Jacobson Vann says patients who are overdue for their immunizations can also be behind schedule for routine preventive care. An immunization reminder can create a health "spillover effect," the review notes. A reminder that brings a patient into the doctor’s office for a flu shot can create an opportunity for a physician to recommend blood pressure screening, a routine breast exam or annual pap smear.

Julie Jacobson Vann | EurekAlert!
Further information:
http://www.hbns.org
http://www.ncaccesscare.org
http://www.cochrane.org

More articles from Studies and Analyses:

nachricht New study: How does Europe become a leading player for software and IT services?
03.04.2017 | Fraunhofer-Institut für System- und Innovationsforschung (ISI)

nachricht Reusable carbon nanotubes could be the water filter of the future, says RIT study
30.03.2017 | Rochester Institute of Technology

All articles from Studies and Analyses >>>

The most recent press releases about innovation >>>

Die letzten 5 Focus-News des innovations-reports im Überblick:

Im Focus: Deep inside Galaxy M87

The nearby, giant radio galaxy M87 hosts a supermassive black hole (BH) and is well-known for its bright jet dominating the spectrum over ten orders of magnitude in frequency. Due to its proximity, jet prominence, and the large black hole mass, M87 is the best laboratory for investigating the formation, acceleration, and collimation of relativistic jets. A research team led by Silke Britzen from the Max Planck Institute for Radio Astronomy in Bonn, Germany, has found strong indication for turbulent processes connecting the accretion disk and the jet of that galaxy providing insights into the longstanding problem of the origin of astrophysical jets.

Supermassive black holes form some of the most enigmatic phenomena in astrophysics. Their enormous energy output is supposed to be generated by the...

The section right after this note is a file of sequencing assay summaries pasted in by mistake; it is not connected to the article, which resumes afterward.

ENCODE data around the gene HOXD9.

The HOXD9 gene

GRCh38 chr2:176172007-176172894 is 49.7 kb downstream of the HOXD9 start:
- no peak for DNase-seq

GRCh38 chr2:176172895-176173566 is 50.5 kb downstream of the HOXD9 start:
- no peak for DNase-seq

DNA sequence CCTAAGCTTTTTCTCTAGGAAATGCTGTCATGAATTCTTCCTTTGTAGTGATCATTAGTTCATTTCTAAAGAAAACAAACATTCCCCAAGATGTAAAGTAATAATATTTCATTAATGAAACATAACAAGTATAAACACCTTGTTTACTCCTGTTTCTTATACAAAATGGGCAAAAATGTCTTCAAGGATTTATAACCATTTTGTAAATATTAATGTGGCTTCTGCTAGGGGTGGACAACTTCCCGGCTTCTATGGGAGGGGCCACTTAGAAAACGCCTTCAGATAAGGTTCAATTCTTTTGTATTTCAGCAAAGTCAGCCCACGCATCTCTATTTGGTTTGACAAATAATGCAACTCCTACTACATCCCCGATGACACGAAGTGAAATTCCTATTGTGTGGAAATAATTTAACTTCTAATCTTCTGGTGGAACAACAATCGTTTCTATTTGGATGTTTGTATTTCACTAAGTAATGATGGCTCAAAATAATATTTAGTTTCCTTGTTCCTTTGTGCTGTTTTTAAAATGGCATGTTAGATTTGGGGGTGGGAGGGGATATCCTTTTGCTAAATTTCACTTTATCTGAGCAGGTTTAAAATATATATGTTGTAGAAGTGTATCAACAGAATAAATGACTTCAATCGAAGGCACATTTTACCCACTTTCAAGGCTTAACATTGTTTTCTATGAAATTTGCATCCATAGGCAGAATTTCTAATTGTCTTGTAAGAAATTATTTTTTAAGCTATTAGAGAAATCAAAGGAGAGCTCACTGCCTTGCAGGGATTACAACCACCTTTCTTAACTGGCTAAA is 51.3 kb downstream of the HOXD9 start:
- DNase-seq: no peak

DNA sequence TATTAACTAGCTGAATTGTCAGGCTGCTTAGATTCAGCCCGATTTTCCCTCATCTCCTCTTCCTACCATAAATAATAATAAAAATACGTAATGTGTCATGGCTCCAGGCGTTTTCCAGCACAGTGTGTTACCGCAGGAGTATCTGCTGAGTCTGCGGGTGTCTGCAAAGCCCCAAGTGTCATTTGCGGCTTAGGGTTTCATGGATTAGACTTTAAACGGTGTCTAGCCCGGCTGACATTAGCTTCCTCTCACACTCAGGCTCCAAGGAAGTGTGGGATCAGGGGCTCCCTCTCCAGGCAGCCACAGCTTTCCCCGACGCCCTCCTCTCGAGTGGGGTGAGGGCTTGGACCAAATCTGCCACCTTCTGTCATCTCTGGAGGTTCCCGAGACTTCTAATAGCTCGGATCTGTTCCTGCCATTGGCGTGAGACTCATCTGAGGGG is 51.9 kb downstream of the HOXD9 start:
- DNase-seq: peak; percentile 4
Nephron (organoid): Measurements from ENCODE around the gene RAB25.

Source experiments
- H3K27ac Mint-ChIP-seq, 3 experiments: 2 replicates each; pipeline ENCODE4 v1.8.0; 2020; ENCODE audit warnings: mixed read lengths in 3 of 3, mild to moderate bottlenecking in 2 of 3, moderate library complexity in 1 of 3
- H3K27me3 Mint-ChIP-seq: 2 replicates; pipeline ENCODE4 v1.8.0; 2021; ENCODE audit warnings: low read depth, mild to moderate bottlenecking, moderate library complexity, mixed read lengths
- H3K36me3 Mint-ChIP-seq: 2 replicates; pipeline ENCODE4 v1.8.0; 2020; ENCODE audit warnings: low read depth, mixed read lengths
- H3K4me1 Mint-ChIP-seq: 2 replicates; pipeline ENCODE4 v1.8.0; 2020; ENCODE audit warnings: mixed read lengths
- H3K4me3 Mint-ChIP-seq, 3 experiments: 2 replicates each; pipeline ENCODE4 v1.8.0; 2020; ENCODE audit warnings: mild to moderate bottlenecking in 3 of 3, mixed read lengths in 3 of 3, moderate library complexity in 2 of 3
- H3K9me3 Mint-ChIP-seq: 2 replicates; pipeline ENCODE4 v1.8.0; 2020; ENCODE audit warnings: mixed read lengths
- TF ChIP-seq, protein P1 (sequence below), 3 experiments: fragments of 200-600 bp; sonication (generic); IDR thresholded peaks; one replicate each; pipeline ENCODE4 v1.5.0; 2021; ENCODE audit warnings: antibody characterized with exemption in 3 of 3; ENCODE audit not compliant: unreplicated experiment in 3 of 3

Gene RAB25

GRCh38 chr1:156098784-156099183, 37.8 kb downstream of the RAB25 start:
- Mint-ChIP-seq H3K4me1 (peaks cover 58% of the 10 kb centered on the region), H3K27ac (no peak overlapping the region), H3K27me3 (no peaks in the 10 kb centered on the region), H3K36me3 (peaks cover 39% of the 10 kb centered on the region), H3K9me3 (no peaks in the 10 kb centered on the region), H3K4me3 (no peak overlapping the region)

Im Focus: A Quantum Low Pass for Photons

Physicists in Garching observe novel quantum effect that limits the number of emitted photons.

The probability to find a certain number of photons inside a laser pulse usually corresponds to a classical distribution of independent events, the so-called...

Im Focus: Microprocessors based on a layer of just three atoms

Microprocessors based on atomically thin materials hold the promise of the evolution of traditional processors as well as new applications in the field of flexible electronics. Now, a TU Wien research team led by Thomas Müller has made a breakthrough in this field as part of an ongoing research project.

Two-dimensional materials, or 2D materials for short, are extremely versatile, although – or often more precisely because – they are made up of just one or a...

Im Focus: Quantum-physical Model System

Computer-assisted methods aid Heidelberg physicists in reproducing experiment with ultracold atoms

Two researchers at Heidelberg University have developed a model system that enables a better understanding of the processes in a quantum-physical experiment...

Im Focus: Glacier bacteria’s contribution to carbon cycling

Glaciers might seem rather inhospitable environments. However, they are home to a diverse and vibrant microbial community. It’s becoming increasingly clear that they play a bigger role in the carbon cycle than previously thought.

A new study, now published in the journal Nature Geoscience, shows how microbial communities in melting glaciers contribute to the Earth’s carbon cycle, a...

All Focus news of the innovation-report >>>

Anzeige

Anzeige

Event News

Expert meeting “Health Business Connect” will connect international medical technology companies

20.04.2017 | Event News

Wenn der Computer das Gehirn austrickst

18.04.2017 | Event News

7th International Conference on Crystalline Silicon Photovoltaics in Freiburg on April 3-5, 2017

03.04.2017 | Event News

 
Latest News

New quantum liquid crystals may play role in future of computers

21.04.2017 | Physics and Astronomy

A promising target for kidney fibrosis

21.04.2017 | Health and Medicine

Light rays from a supernova bent by the curvature of space-time around a galaxy

21.04.2017 | Physics and Astronomy

VideoLinks
B2B-VideoLinks
More VideoLinks >>>